The Cuban government has denied the need to open a humanitarian corridor to receive foreign aid in the worst wave of the coronavirus pandemic on the Caribbean island. However, the Cuban Ministry of Foreign Affairs recognizes that the situation in the country is very complex and has requested external contributions through the official channels of diplomacy.
“Some refer, intentionally and manipulatively, to the need to implement humanitarian corridors, for humanitarian intervention,” says Ernesto Soberon, Director General of Cuban Consulates and Residents Abroad. “These are concepts and terms related to situations of armed conflict, and serious violations of international humanitarian law, which have nothing to do with what is happening in the country,” Soberon stresses.
Cuba is going through the worst moment in the pandemic. And the Ministry of Public Health (MINSAP) reported, on Saturday (10), the country’s registration for the third consecutive day of cases and deaths, with 6,750 injuries and 31 deaths. Hospitals are overburdened in the worst-hit provinces – especially Matanzas east of the capital, Havana – and the country has been seriously short of medicines and essential hospital supplies, such as oxygen, for months.
Artists, citizens and organizations from different countries have started a campaign on social media to demand the opening of a humanitarian corridor that will allow the health crisis to be faced on Cuban soil. Campaign organizers, using the hashtags #SOSCuba and #SOSMatanzas, are also organizing in and out of the country to raise money, medical supplies, food and other supplies to send to the worst-affected places.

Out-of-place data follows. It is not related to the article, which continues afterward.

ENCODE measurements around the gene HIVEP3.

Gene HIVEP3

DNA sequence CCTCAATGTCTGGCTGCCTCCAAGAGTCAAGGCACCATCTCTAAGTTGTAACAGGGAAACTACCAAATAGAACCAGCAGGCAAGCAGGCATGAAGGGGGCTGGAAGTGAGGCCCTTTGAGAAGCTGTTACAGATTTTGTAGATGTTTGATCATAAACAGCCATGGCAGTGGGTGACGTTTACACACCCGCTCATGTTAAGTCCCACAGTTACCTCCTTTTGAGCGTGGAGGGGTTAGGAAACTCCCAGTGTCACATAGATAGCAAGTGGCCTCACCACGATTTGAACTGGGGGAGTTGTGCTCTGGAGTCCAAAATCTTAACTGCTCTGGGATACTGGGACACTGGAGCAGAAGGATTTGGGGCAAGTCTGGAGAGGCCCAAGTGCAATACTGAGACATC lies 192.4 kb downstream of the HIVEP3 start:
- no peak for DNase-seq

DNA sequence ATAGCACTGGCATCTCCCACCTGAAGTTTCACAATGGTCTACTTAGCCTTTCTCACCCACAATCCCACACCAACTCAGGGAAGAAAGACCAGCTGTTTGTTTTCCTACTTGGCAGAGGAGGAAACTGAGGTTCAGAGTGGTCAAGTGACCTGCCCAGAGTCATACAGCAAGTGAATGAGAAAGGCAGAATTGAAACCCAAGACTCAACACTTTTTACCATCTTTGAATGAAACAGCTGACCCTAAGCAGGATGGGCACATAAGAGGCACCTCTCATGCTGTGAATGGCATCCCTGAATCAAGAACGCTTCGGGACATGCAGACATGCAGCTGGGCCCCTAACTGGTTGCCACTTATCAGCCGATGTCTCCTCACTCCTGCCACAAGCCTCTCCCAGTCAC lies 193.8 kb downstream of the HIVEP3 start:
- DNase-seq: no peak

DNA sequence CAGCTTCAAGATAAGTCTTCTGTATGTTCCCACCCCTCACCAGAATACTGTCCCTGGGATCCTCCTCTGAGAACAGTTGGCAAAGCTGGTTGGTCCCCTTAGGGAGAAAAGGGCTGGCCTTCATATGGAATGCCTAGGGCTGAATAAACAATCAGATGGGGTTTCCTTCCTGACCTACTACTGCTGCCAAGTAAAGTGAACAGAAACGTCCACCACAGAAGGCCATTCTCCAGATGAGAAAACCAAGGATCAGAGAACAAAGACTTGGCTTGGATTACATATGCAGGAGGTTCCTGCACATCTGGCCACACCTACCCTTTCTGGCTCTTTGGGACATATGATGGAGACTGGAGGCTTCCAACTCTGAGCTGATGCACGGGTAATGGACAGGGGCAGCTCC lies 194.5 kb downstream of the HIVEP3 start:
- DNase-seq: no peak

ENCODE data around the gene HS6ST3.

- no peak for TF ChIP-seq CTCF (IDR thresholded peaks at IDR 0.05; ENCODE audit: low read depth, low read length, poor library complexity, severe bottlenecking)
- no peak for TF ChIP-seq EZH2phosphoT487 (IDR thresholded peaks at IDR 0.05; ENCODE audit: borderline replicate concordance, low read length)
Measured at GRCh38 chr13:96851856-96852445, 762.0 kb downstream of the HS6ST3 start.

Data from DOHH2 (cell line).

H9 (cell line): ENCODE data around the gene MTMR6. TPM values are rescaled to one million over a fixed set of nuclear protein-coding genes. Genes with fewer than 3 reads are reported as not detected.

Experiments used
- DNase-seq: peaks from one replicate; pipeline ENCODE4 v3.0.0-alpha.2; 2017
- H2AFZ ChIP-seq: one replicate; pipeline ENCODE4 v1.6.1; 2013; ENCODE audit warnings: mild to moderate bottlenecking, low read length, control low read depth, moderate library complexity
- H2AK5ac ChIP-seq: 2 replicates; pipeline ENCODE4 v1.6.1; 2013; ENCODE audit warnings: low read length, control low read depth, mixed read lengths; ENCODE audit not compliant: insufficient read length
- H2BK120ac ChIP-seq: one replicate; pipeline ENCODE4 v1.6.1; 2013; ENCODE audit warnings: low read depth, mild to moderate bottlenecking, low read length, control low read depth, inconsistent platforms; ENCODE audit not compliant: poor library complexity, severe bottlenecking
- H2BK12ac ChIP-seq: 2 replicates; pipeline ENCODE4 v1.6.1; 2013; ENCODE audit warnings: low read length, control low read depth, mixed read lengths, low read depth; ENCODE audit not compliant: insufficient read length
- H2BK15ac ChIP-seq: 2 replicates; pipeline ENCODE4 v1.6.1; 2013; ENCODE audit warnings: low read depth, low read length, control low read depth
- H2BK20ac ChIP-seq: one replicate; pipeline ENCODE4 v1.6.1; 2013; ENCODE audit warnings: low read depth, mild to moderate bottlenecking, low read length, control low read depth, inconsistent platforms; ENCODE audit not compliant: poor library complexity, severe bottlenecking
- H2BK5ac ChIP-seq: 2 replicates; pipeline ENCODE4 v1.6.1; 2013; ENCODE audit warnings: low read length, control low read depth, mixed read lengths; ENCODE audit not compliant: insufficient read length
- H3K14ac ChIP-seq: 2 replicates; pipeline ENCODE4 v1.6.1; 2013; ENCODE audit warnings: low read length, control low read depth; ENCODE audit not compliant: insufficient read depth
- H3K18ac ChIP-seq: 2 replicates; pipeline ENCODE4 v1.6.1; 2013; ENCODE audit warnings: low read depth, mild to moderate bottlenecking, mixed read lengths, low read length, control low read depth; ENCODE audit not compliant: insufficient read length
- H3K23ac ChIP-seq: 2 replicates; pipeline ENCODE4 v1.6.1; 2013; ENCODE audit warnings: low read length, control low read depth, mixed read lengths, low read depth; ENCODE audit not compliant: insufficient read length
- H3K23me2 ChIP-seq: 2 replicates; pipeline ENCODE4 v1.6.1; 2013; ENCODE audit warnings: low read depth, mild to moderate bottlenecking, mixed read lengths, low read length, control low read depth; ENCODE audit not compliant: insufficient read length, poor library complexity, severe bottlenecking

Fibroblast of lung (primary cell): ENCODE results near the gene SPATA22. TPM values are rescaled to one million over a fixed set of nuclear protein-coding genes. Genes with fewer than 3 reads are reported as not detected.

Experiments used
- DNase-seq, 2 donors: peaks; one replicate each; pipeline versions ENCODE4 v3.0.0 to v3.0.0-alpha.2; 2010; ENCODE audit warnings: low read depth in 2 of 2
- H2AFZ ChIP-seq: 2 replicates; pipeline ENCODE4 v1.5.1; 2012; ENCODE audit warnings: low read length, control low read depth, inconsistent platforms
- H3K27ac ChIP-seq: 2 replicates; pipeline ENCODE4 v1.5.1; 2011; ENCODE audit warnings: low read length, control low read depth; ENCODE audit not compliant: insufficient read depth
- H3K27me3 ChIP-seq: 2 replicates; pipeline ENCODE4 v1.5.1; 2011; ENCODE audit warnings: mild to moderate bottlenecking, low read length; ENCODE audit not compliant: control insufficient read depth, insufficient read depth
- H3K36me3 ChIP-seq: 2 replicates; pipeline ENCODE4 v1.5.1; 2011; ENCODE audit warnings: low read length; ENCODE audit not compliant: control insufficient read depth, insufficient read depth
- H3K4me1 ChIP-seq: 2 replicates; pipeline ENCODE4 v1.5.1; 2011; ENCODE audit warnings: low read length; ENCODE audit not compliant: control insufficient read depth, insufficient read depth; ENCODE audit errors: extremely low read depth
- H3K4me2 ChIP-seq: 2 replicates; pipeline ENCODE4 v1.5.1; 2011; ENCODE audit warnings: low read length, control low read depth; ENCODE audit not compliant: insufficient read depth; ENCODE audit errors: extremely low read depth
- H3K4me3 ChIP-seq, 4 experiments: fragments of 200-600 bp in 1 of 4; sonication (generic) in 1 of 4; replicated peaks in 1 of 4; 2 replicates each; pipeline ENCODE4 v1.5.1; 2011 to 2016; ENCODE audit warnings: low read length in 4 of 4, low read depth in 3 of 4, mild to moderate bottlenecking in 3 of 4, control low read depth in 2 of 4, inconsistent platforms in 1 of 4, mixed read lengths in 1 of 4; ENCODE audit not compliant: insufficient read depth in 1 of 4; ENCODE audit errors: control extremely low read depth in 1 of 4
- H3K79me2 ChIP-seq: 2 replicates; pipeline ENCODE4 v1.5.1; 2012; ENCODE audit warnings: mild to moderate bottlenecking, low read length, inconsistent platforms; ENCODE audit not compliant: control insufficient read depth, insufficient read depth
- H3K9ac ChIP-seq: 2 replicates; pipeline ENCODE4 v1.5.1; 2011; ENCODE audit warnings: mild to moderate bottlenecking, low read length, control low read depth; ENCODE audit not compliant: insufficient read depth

The representative of the Ministry of Foreign Affairs requests foreign donors to make their contributions through Cuban embassies or official associations of Cubans in the countries in which they reside and also through transfers to an account opened by the government and available on official websites. “There is a campaign to present Cuba as a complete anarchy,” Soberon criticizes.
The government’s response comes after many celebrities joined the #SOSCuba campaign, which attracted strong international interest. Part of the campaign’s supporters are critical of the government, which is blamed for exacerbating the epidemic.
However, the Cuban government continues to assert that the main cause of the economic and health crisis is the financial and trade embargo imposed by the United States.